I love and hate SSI prevention in equal measure. On the one hand, we have good evidence and strong guidelines around SSI prevention – but on the other hand, implementing these interventions to prevent SSI can be enormously tricky in practice. One key factor in preventing SSI is creating a well-closed wound in theatre. Surprisingly, there’s precious little data on how to measure what a well-closed surgical wound looks like. This qualitative study presents some potential indicators to measure good surgical wound closure in order to prevent SSI.
Through a combination of literature review, direct observation, and expert interview, the researcher developed a ‘long list’ of factors associated with the quality of surgical wound closure. This included visible markers indicating the quality of wound closure (e.g. suture visibility, apposition of wound edges, evidence of gaps in the wound or tethering of the skin edges), factors that might influence this (e.g. surgeon’s expertise, time taken to closure the wounds) and patient factors (e.g. obesity, skin conditions). From this list, the team created a framework for a tool to measure the quality of a surgical wound.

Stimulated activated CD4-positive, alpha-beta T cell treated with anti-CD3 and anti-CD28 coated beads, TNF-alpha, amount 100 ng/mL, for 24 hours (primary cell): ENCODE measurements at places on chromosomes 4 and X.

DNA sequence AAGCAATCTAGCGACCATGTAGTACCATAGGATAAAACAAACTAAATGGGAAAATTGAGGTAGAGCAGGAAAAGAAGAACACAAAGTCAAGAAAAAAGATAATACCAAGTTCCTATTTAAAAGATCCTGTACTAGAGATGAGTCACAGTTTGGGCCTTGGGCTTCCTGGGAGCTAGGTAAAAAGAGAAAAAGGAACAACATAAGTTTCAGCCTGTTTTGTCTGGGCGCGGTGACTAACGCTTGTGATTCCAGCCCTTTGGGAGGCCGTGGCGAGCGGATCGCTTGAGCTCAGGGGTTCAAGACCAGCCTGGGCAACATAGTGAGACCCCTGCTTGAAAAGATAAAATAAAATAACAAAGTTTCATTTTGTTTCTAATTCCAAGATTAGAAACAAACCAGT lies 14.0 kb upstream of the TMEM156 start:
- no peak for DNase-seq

On the one hand, this piece of work is stating the (sometimes literally) bleeding obvious: a poorly closed surgical wound is obvious immediately to the trained (and sometimes untrained) eye. But on the other hand, I think there’s potential here to create a really simple and useful tool to assess the quality of surgical wound closure, which could be a very helpful training tool.